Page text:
The secondary had problems for all but a small part of the season, allowing way too much cushion at most times in a read-and-react style philosophy. As has been the case in years past, there were also far too many dropped interceptions.

Mostly, though, it was the inability of the defense to get off the field. Bad enough that the offense couldn't control the ball most of the time, but then the defense would falter on third down. It resulted in opponents putting together 20 drives of 11 plays or more that further exhausted the unit.

All of that came into play in the playoff game, especially after the Giants came back from a 20-10 deficit to tie the game at 20, with Manning getting out of a first-and-30 jam to produce a touchdown. But the defense failed miserably on the final series, allowing Brian Westbrook to run over Kiwanuka and Umenyiora for 33 of the field-goal drive's 46 yards.

The improvement of Manning, the elimination of undisciplined penalties, and the shoring up of a leaky, battered defense all will be on Tom Coughlin's to-do list for next season. How he fixes them will have a lot to do with whether the Giants make the playoffs for a third consecutive season.

Whatever happens, they'll have to do it with Brandon Jacobs leading the way at running back. Tiki Barber is retired.


--RB Tiki Barber, who finished his career as the Giants' all-time leading rusher with 10,449 yards, received a strange present from his offensive line to commemorate his retirement. It was a leathered bull's scrotum, suitable for holding pens, candy or other small items. At its base was the inscription: "Big Baller. Thanks for making us look good. 2006 O-Line." Barber rushed for 371 yards and three touchdowns in the final two games of his career.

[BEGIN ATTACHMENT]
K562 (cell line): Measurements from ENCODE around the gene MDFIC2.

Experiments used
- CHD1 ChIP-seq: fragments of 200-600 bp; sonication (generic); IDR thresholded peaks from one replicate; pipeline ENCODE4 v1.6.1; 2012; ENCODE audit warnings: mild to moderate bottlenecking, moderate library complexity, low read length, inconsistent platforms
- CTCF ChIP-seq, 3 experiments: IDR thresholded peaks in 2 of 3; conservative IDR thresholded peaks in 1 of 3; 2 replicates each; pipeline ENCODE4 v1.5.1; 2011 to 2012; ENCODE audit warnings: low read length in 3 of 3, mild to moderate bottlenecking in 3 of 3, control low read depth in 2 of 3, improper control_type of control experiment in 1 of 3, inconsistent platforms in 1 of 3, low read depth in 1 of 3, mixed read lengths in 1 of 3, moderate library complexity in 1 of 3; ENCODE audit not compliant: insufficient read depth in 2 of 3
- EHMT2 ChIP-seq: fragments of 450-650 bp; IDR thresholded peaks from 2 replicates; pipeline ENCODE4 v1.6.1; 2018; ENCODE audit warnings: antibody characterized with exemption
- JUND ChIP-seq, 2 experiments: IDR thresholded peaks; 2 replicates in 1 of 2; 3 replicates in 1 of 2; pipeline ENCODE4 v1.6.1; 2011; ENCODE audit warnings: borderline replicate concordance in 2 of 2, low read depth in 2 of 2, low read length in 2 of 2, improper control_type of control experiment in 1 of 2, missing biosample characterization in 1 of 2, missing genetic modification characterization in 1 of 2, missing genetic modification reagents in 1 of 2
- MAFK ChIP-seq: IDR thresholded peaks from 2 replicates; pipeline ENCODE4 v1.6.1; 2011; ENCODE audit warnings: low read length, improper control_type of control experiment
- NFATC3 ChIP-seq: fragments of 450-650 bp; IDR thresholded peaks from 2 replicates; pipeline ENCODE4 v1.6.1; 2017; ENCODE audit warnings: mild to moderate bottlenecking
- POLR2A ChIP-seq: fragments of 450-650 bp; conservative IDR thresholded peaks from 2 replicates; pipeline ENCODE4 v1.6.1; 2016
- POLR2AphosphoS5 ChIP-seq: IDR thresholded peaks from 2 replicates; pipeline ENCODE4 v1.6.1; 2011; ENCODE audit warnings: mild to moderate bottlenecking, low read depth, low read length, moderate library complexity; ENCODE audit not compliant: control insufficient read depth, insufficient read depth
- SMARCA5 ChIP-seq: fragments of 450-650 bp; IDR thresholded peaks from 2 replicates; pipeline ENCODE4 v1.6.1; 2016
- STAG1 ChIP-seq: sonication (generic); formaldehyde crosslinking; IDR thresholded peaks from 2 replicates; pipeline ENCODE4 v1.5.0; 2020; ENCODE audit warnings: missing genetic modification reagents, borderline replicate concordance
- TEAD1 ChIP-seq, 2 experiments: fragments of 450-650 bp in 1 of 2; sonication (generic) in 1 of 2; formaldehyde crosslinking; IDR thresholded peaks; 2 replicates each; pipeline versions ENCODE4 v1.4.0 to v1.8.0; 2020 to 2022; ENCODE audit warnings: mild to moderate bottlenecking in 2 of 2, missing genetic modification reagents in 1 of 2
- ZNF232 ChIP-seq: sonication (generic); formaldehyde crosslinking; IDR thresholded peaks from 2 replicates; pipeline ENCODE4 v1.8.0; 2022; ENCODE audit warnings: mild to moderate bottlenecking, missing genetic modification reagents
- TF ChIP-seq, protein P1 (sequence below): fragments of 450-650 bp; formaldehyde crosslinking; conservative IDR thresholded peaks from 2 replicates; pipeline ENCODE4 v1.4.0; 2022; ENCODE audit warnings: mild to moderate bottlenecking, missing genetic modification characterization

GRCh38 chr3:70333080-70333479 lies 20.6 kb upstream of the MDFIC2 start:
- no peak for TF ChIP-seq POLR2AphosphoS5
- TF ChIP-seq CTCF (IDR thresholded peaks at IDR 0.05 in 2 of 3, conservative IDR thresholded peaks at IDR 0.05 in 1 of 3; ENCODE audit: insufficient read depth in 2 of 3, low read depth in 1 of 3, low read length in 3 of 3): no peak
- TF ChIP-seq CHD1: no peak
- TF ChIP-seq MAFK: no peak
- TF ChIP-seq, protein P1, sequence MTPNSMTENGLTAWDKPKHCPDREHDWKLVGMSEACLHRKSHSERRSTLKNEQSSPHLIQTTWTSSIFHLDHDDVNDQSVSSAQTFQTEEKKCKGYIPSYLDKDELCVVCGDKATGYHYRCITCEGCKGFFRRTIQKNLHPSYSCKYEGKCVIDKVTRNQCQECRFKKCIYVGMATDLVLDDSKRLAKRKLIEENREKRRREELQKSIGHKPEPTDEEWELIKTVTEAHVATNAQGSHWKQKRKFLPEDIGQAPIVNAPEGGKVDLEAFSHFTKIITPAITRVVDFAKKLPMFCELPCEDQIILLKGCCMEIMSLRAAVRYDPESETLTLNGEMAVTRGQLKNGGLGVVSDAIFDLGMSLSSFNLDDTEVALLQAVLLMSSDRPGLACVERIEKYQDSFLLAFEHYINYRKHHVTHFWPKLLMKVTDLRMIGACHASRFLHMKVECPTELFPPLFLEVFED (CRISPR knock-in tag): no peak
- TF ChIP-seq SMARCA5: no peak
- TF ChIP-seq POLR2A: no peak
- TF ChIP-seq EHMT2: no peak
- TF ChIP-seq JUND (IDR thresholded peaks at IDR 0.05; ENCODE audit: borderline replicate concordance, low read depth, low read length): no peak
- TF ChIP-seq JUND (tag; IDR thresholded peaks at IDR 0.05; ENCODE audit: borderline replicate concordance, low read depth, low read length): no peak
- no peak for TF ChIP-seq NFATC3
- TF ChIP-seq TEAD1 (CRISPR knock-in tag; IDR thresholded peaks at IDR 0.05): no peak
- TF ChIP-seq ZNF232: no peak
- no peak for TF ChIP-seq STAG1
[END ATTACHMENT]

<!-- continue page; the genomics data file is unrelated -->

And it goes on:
--QB Eli Manning, who regressed throughout the season, finished the year with a 77.0 rating, which put him just under the top 50 percent of league quarterbacks. His 57.7 percent completion average ranked him 21st, 10 spots higher than last season.

--WR Plaxico Burress, who had no catches in the last playoff game against Carolina last season, finished with five catches for 89 yards and two touchdowns in the playoff loss to Philadelphia. One of the big knocks against him is that he spends his offseason at Drew Rosenhaus' training facility in Miami instead of with QB Eli Manning at Giants Stadium. But Burress didn't plan on changing his ways. When asked if he would do his training in New Jersey if a new coach took over, Burress said, "Tell him I'll see him in training camp."

--After becoming one of the league's best special teams units in 2005, the Giants sank to one of its worst in 2006. Partly because of an ankle injury to David Tyree, but mostly because of the inability of anybody including returners to get downfield, the Giants ranked 27th in average starting position off kickoffs, and only 16th in average starting position allowed on kickoffs.